Some people would argue that 'that famous football team from Glasgow' is pronounced 'Rangers'. - Deaglan O' Ceallaigh, Dublin.

Has an umpire ever considered a batsman to be plumb leg before, but no one appealed? Could the batsman be given out without an appeal?

In the deciding Oval Test of the 1926 Ashes series, the umpire Frank Chester considered that Jack Hobbs was leg before to a googly from Arthur Manley before he had scored, at the start of England's second innings on a rain-affected wicket. Hobbs (100) went on to add 172 in an opening stand with Sutcliffe to set up victory. In his autobiography, How's That, Chester wrote that at the end of the over the Australian wicketkeeper Bert Oldfield said, 'That one from Arthur to Jack pitched just outside off-stump, didn't it?' (By the pre-1930s lbw law this would not have been out.) Chester did not reply]

In answer to the second part of the question, Law 27, i states: 'The Umpire shall not give the batsman out unless appealed to by the other side. . . ' - Edward Liddle, Wolverhampton.

Many years ago I played in a tense, low-scoring game between two teams in the Dewsbury League of West Yorkshire. We were fielding and our fast bowler rapped the batsman on the pads. There was a loud appeal - from the umpire, followed by an embarrassed apology] No one on the fielding side appealed; I think we were all too surprised by the episode and anyway the ball was considered to be missing the stumps. The batsman continued his innings. - Simon Cochrane, Leeds.

How did the ball used in American golf come to be bigger than the one in British golf?

Golf was played with the 'feathery' (a leather case stuffed with feathers) for about 400 years; then the 'gutty' (a moulded ball) from about 1850; and finally the modern core-wound ball invented in 1898 by the American Coburn Haskill. Throughout all this time any size of ball could be used, measurements not being agreed until 1922. Then the British ball was standardised at 1.62in, the American at 1.68, and the larger ball is now used in all competitions. There was no official reason for the difference, but it is generally held that the smaller British ball was slightly easier to control in the strong winds which frequently occur on our traditional links. - Rick Wheaton, Stover Golf Club, Buckfastleigh, Devon.

A soaking wet leather football is said to have been very painful, indeed dangerous, to head. But were injuries ever suffered in this way?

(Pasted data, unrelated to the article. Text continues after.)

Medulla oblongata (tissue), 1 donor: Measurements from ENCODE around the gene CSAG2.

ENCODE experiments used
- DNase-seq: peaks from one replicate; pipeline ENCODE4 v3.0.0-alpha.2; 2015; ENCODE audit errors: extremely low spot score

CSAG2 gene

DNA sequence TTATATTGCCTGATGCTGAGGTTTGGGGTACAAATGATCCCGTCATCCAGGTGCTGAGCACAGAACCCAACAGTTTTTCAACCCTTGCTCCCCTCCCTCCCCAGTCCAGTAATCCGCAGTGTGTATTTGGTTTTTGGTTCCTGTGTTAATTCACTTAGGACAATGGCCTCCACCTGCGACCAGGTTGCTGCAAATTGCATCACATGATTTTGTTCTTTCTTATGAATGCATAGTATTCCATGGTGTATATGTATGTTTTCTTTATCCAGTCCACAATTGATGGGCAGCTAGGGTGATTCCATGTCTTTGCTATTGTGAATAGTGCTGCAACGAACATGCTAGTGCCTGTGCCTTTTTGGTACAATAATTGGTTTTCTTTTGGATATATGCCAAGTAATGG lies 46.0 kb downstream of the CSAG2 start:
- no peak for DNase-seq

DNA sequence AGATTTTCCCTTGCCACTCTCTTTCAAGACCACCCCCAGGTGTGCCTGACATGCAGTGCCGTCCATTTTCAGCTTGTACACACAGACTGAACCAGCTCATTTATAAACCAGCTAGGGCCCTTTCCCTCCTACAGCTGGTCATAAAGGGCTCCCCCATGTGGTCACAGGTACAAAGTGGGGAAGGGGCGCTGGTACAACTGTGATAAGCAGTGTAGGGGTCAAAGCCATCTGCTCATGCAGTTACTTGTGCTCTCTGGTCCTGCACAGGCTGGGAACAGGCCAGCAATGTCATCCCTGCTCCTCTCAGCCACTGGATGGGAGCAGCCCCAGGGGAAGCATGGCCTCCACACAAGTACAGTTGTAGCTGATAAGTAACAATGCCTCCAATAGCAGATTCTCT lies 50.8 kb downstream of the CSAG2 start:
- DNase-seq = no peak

Yes, it could be very painful to head and although I seem to remember the odd case of concussion, I don't have the impression that there were a great number of injuries suffered in this way.

Unlike today, when it doesn't really matter if a footballer misjudges the path of the ball and makes contact with the top of his head, in the days of the leather 'Casey' - which also had the added hazard of a lace - every player knew that the ball had to be headed properly; ie with the forehead.

Players generally appeared to be very successful in doing this probably because complete concentration was given to making contact with the ball, whereas today's players seem to be mainly concerned with jumping into their opponents.

Without doubt, heading the old laced 18-panel football or 'T' ball was a noticeably different experience from heading the modern floating balloon. - Alan F Ansley, Salford.


What is the life span of goal posts? How often do football clubs change them? - David Cowan, London W5.

Has there ever been an instance in the Football League where a club's second choice goalkeeper played regularly, or occasionally, in another position? - Brian Shearing, Reading.

Has a rugby league player who was not formerly a rugby union player ever appeared on the BBC's A Question of Sport? - Mr I Rowland, London W1.

I am an Arsenal supporter, so naturally I think my team are the best. Why does the rest of the country have no sympathy for my team, and when did this start? Or, why does everyone hate Arsenal? - Peter Kyle, Sunbury-on- Thames.

My home team, Norwich City, have been top of the Premier League on points, but with a negative goal difference (34-35 as of earlier this month). Has any other team ever been top of the table with an adverse goal difference, or even more remarkably gone on to win a division with this statistic? - Andrew Wenley, Norwich.

In their last three League and Cup games Manchester United have had nine different goalscorers. Is this a record? - Stephen Garner, Stockport.

Why is amateur wrestling, compared with boxing - if not all other sports - so unpopular? - Neil Macleod, London SW3.

If you know the answers to any of these questions, or have a sporting question of your own you would like answered, write to:

Q & A

Sports Desk

The Independent on Sunday

40 City Road

London EC1Y 2DB

(Photograph omitted)